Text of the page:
Nose piercings are a unique way to adorn your body and advertise your uniqueness, but they do come with certain risk factors, including a nose keloid. While nose keloids won't happen to everyone that gets pierced, there are certain risk factors and treatment options that you should be aware of before putting a ring in it.
What Is a Keloid?
Maybe you got your nostril pierced, or possibly your septum, and you've been following all the aftercare instructions. Your piercing was healing beautifully, but a few days ago, you noticed a shiny raised bump next to your nose ring. While this might be a very concerning sign of an infection, it could also be a keloid.
According to the American Academy of Dermatology (AAD), a keloid is a raised scar that forms around a minor or major skin injury like a piercing. This is an abnormal type of healing where the fibrous tissue that creates the scar grows out of control and can extend beyond the area that was pierced. Keloids can develop rapidly or take months to develop, and they can enlarge over the years.
Identifying a Nose Keloid
Nose keloids can be tricky for you to self-diagnose because they can be similar to other types of skin problems. You might experience pain or tenderness in the lump, and it can also itch, which are common occurrences among infections from unsterilized equipment and allergic reactions to specific metals or cheap jewelry. Therefore, you should see a dermatologist or doctor if you develop a lump. There are, however, some distinct symptoms of a nose keloid.
Unlike an infection or allergic reactions, a keloid can develop slowly over time. It might not appear when you first get the piercing in your nose, but grow slowly over months or even years. Around a piercing, a keloid is typically a solid mass with a smooth, shiny appearance, and pink, purple, or brown in color. It will also be fixed in place and typically feel hard and rubbery, according to Harvard Health Publications.
Keloids are bothersome and can cause unsightly scarring, but according to Julius Metts in the Western Journal of Medicine article Common Complications of Body Piercing, they aren't common in all people. There are several risk factors that can increase your likelihood of developing a nose keloid, including your heritage, family history, and age.
- Heritage: People with darker skin tones like those of African or Hispanic descent are more likely to develop a keloid, according to Metts.
- Family History: The AAD stated that 1/3 of people who get keloid scars have an immediate family member (mother, father, or sibling) with a keloid.
- Age: The AAD also specified that the peak time for getting a keloid was between the ages of 10-30, with most happening to people in their 20s.
Preventing a Keloid
There are ways that you can treat a keloid once it develops, but the only way to prevent a keloid from a nose piercing is to not get the piercing at all. Therefore, if you have a family relative with a keloid or have a darker skin tone, you will want to seriously take this into consideration before you visit your local tattoo parlor.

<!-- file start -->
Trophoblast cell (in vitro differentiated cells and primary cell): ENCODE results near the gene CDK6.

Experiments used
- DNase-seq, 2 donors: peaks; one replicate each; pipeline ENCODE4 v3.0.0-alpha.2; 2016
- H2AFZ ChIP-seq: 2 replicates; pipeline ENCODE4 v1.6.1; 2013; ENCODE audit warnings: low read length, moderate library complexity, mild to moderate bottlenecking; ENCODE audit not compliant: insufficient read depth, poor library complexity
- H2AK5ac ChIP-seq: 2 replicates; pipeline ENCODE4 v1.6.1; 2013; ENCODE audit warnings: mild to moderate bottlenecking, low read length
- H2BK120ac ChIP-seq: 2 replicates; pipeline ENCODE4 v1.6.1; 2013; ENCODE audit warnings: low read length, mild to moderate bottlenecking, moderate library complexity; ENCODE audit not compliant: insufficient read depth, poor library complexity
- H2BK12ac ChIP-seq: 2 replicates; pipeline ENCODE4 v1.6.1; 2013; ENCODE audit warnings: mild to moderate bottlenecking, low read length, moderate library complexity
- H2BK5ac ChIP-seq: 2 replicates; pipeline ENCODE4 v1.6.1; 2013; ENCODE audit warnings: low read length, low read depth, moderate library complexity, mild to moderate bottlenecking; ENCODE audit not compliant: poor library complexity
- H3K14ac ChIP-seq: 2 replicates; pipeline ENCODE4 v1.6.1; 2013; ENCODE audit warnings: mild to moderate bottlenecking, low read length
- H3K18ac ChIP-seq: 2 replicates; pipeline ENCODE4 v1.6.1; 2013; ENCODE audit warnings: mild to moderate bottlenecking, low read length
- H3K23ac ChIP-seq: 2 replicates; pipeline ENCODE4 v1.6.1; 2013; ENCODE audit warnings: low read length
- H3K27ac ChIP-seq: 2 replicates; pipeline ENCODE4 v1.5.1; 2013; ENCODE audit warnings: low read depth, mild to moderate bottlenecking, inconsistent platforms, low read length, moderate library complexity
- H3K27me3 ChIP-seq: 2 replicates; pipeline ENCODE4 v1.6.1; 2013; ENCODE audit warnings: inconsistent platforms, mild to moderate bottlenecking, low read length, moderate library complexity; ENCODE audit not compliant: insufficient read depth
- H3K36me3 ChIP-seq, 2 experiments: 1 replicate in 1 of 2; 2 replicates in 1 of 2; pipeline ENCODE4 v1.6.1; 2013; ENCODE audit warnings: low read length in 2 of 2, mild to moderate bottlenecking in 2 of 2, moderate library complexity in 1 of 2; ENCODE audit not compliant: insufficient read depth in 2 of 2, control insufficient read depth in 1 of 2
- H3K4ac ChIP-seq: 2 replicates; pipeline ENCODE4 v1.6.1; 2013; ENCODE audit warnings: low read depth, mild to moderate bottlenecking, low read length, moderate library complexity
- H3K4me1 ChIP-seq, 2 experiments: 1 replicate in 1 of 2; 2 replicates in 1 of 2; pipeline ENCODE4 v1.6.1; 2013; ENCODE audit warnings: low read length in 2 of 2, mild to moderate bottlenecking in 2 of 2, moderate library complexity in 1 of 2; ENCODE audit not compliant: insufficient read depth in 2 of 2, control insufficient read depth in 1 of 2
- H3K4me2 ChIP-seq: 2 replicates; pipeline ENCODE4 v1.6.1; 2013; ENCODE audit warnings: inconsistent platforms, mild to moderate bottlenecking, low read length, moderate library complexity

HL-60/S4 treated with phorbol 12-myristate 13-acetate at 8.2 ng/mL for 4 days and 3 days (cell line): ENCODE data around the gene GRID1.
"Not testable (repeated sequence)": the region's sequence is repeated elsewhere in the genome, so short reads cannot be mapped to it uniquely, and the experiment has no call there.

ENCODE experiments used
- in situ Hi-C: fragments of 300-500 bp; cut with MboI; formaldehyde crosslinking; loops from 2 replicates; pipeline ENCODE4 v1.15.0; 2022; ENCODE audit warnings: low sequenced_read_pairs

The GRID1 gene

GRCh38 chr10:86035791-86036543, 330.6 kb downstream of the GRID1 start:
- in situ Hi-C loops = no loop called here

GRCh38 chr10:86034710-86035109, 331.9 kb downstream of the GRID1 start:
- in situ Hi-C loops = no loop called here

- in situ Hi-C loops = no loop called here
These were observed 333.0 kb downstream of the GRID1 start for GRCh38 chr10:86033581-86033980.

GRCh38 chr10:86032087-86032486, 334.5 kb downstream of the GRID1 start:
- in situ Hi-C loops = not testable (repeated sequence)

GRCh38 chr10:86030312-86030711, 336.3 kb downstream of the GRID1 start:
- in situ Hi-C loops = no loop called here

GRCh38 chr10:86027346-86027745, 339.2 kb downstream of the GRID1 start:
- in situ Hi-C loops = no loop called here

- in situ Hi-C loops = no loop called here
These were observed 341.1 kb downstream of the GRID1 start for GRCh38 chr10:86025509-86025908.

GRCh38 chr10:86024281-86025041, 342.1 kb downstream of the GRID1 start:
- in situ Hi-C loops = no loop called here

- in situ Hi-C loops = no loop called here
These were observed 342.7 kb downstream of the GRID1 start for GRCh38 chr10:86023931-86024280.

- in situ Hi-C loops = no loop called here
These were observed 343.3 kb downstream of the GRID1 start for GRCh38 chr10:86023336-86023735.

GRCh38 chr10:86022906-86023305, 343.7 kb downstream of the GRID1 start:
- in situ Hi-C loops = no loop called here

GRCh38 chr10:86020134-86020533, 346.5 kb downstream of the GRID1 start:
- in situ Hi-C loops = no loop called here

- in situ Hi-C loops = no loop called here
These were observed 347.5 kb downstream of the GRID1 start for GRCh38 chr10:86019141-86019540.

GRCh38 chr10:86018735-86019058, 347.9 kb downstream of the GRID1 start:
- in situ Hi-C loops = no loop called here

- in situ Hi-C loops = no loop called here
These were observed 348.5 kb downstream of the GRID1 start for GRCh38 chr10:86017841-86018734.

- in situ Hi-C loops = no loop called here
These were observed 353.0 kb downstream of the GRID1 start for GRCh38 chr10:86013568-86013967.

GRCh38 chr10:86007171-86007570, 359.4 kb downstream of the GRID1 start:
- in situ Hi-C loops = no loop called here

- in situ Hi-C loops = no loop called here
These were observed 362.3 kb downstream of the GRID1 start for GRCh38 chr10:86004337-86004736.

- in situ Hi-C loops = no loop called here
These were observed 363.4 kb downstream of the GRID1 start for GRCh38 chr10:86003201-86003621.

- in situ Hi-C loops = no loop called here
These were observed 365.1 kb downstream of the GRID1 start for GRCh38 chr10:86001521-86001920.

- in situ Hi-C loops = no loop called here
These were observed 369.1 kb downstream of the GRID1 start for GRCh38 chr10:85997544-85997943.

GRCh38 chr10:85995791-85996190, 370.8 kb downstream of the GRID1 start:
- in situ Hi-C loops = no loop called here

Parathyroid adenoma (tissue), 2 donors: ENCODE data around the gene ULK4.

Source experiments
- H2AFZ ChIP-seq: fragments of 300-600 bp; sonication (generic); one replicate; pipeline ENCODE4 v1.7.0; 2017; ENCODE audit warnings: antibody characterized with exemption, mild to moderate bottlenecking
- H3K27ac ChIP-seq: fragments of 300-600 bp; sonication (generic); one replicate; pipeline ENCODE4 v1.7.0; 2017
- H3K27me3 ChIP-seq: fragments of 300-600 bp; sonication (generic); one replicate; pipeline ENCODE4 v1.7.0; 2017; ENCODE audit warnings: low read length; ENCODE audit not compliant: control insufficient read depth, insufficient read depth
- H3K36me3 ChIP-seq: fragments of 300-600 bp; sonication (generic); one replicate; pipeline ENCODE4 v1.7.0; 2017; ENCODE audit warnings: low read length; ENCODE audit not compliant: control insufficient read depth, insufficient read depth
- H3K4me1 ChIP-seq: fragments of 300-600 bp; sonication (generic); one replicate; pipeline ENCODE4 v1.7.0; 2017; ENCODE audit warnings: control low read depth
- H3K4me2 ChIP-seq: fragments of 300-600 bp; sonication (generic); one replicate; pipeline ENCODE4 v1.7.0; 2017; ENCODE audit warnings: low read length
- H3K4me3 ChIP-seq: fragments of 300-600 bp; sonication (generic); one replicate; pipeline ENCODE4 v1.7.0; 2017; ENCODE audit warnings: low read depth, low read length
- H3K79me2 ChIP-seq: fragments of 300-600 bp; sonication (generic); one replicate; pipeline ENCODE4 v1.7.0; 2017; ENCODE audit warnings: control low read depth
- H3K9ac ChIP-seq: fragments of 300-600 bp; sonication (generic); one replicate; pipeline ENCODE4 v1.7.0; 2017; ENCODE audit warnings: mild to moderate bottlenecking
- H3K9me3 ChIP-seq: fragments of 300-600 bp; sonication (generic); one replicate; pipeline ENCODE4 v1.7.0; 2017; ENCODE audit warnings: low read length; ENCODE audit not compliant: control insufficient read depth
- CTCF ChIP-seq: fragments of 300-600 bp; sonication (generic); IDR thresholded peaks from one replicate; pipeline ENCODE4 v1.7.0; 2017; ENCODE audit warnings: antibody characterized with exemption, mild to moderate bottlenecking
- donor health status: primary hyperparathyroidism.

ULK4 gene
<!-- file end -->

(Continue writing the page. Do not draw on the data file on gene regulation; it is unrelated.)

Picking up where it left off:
It should also be mentioned that the nose isn't listed as a major body area prone to keloids, like the ears, cheeks and chest; however, nose keloids still happen and can cause unsightly scars that might cause pain and emotional distress.
Maybe you didn't know about your family history or you decided to risk it and a keloid has developed. There are several treatment options that are available if this occurs. Depending on your keloid and your doctor, you might have to try out several to find the one that works best for you.
- Corticosteroid shots: A dermatologist might give you a shot directly into the scar to help to shrink it. The AAD stated that about 50-80 percent shrink after injections. These injections can last several weeks. This is typically the first line of attack used by your dermatologist in treating this condition.
- Cryotherapy: In this treatment, a dermatologist might freeze the nose keloid to reduce the size of a smaller keloid.
- Silicone gel: This is applied to the keloid to help shrink it. It can work effectively to flatten little nose keloid scars.
- Compression dressings: While uncomfortable, these apply pressure to the keloid, shrinking it. There are even special rings available to aid in this purpose.
- Surgery: Your dermatologist may surgically remove the keloid then use pressure or dressings to help to prevent its return. This can be problematic because the additional wound may also develop a keloid.
While these are the most common treatments, there are other treatments as well, including radiation to shrink the scar, laser removal, and ligature. Ligature is where thread is tied around the keloid, gradually cutting into it, which will cause it to fall off.
No matter what treatment you use to treat a keloid, remember not every treatment works for everyone and it takes time and patience to get rid of keloid scars.
A Lasting Impact
Keloid scars can happen on any body piercing, but a nose keloid is rather difficult to hide. While there is not a way to prevent a nose keloid, beyond not getting pierced, there are several risk factors that might make you more susceptible to a keloid, like heritage and age. No matter what you decide, remember that if you do get a keloid, there are options available for treatment. Above all, remember you are beautiful no matter what, so consider your choices and talk to your piercer before hopping in that chair.